Threshold Festival 2014 unleashes a party-filled Saturday and slightly more sedate, if fitting Sunday, Getintothis’ Chris Burgess, Peter Guy and Emma Walsh report back from a blistering two days in the Baltic Triangle.
Saturday at Threshold. And it’s glorious. The sun is beaming, and the hangovers from Friday’s action are being firmly shaken off.
Getintothis endeavours to avoid the early afternoon live music offerings to take in the arts programme while our legs will carry us. Palmer Hill‘s derelict shell houses a raft of new artwork; the installations proving the biggest treat a sprawling pink tree with bizarre falling fruit on one side of the warehouse in stark contrast with the monolithic loft insulation creation from ArchiPhonic.
Over in Baltic Social, Graham Smillie‘s photography of early 80s Echo & The Bunnymen, the Head brothers Mick and John, Ian Broudie and a whole host of other Scouse icons serve as a snapshot into an era rife with politics, cheek, deprivation, community and the sense of musicians rallying against a system which refused to acknowledge them. It’s enlightening stuff.
Further up in the heavens of the old Elevator building we’re treated to one of the highlights of Threshold’s many artistic endeavours; Robyn Woolston’s cassette tape exhibit. Having received an anonymous donation of old tapes, Woolston managed to rearrange them by colour (rather than genre, as they were previously) into a spectrum of colour offset by a smaller arrangement of black tapes set beside a small ‘house’. It’s fun and brimming with personality, and Getintothis can’t help but find the mind and eyes flickering through the vast assortment of musical artists on offer. We could have stayed for much longer.
Robyn Woolston at Threshold
Down below, Baltic Social proved to be the hub of the festival throughout the weekend, awash with flat caps and beards (*the* festival look) as an assortment of musicians, artists and performers popped in and out on a regular basis.
Saturday afternoon at the venue saw smart sets from Caroline England and Three Minute Hero, both of whom were uplifting and the perfect set up for the festivities ahead.
Tiz McNamara soon followed, and it’s evident that he’s growing in confidence with every performance; no longer singing apologetically but with a real bite, thrashing out Hold On to a full house
Next stop for Getintothis was the Nordic Church for a choral performance from Moxie who filled every conclave with soulful harmonies. Far from your typical choir, complete with embittered lyrics and a heavy dose of agitated Spanish guitar. The flurry seemed to spark a bit of life into the sedate audience, which was a good thing, as the atmosphere recalled the church going of my youth – boring as sin.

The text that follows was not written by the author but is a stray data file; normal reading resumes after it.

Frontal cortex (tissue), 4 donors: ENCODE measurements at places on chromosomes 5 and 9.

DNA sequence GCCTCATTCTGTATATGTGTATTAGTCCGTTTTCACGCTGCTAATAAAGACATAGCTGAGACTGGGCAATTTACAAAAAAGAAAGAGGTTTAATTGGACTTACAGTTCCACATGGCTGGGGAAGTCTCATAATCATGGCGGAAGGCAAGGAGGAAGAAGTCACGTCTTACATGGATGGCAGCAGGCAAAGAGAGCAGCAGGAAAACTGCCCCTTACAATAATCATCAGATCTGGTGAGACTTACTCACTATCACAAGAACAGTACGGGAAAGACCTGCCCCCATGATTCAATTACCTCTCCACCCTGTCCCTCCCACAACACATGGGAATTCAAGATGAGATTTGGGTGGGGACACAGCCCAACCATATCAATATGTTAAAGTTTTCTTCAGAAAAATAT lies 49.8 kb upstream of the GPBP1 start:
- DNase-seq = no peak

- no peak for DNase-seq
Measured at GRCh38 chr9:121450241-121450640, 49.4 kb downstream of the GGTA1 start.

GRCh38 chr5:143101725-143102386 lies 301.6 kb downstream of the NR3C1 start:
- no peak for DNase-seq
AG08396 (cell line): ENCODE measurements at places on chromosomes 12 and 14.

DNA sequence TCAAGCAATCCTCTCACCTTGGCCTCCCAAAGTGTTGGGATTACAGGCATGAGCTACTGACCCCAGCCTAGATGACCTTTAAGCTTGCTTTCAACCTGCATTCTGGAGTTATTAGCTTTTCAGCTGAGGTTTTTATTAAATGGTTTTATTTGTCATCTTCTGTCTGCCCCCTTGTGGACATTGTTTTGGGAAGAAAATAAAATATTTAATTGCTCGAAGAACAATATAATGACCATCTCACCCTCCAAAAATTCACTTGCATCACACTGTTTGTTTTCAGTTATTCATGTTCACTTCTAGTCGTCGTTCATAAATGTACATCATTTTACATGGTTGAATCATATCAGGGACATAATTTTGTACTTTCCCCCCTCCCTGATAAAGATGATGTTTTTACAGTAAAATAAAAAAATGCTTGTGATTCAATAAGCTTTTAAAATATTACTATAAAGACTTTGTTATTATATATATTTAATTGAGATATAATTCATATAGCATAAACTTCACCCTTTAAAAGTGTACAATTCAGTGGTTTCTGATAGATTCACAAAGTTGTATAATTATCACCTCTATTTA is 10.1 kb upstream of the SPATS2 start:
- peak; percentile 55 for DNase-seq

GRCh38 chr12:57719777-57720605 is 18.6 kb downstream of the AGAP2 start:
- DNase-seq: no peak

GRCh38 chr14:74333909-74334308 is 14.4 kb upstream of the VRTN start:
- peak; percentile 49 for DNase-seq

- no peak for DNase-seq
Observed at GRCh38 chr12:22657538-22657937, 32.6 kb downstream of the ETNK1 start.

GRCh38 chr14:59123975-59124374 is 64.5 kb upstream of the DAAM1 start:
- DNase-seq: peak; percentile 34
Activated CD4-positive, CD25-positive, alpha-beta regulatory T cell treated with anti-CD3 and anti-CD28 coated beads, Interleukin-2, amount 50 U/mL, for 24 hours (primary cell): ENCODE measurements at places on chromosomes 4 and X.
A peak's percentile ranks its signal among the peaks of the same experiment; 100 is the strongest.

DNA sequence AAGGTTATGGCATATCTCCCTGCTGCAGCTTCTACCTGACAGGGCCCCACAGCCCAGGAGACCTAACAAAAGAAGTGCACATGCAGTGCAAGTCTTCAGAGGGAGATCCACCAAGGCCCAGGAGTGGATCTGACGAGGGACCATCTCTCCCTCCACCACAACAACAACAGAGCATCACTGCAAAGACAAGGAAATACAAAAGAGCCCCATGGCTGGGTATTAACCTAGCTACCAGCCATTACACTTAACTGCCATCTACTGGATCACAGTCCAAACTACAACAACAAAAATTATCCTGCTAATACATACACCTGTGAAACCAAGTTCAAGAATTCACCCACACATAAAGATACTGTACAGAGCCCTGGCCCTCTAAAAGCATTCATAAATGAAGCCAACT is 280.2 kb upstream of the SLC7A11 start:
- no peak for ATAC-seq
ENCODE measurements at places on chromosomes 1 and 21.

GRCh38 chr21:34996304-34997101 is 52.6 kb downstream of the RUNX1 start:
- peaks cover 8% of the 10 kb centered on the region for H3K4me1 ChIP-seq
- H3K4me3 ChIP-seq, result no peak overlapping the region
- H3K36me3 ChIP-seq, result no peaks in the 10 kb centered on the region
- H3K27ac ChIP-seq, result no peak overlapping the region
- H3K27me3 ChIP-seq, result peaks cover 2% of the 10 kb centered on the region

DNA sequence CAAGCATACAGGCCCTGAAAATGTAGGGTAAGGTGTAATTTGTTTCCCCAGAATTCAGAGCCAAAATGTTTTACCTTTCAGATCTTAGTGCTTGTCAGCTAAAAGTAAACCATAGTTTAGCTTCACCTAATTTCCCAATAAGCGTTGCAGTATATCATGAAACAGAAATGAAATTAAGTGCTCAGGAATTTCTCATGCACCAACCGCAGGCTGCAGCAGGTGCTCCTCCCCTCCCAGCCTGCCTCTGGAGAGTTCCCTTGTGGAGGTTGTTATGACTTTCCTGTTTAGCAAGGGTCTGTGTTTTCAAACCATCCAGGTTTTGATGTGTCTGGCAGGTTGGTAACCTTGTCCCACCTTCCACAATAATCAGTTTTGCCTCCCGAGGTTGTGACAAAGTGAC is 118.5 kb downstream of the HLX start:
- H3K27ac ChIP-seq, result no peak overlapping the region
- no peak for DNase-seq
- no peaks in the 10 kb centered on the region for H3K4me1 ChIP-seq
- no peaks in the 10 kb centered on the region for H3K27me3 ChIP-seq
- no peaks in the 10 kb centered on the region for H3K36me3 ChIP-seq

Moxie live at Threshold Festival 2014
There’s never a dull moment with Silent Cities, even the atmospheric opening – a melodic transcendent flurry that bordered on the grandiose – led into some real acoustic magic; tickled strings and lullaby vocals. Think Guy Garvey does Jose Gonzalez. Letting loose with loops and tricks Silent Cities made full use of the room’s echo, exuding noises which verged on the primal.
Souls suitably enlightened, from the Church to the Bakehouse for a brief but interesting glimpse of The Long Rays who married vocals and beats over pre-recorded tracks. A sweet interlude from these former Dass Unser dudes.
Siren saw the young punk upstarts Pyro performing strongly, although their Arctic Monkeys-esque Wallasey riffs also appeared somewhat at odds with the Siren‘s light and airy environs. They perhaps would have benefited from being at one of the more ramshackle stages set in the darkness of the red brick warehouses.
From there it was over to Unit 51 to see the far-too-talented-for-his-age Tyler Mensah. GIT Award 2013 nominee, Mensah is seemingly destined to be a star, and it was his characteristic smoothly textured soulful vocals which were once again a highlight.
Over in District, Mutant Vinyl have the foundations for something rare: a saxophone-led rock band. Stay with us. Band leader Edwin Pope fuses guitar, *big* vocals and sax while his well-honed cast exemplify exceptional musicianship all around him. And while the performance is incredible, it’s let down ultimately by two key things: virtuosity overload and a memorable songs. It’s early days for Mutant Vinyl, if they can rein in the soloing and add a few more winners to their arsenal they’re a serious proposition.
With far too much time spent catching up with old friends, it was then over to see Spaceheads at 24 Kitchen Street – the perfect venue for the psychedelic duo, whose space age brand of trumpet loops, deep bass synths and otherworldly jazz beats made them the perfect fit for the festival’s Retrofuturism theme.
With Mick Head collaborator, Andy Diagram on trumpet and whirling percussive demon Richard Harrison behind the kit, Spaceheads mounted a sonic attack which teed up the perfect Saturday night party; complete with the parping Cosmic Freight Train which chugged along at a steady groove.
Spaceheads live at Threshold 2014
Kitchen Street, with its looping TV visuals, excellent lighting and great beer simply added to the effect of Spaceheads‘ interplanetary triumphalism. Best band of the weekend? They certainly were a strong contender, as the ever-growing crowd and spontaneous dancing could attest.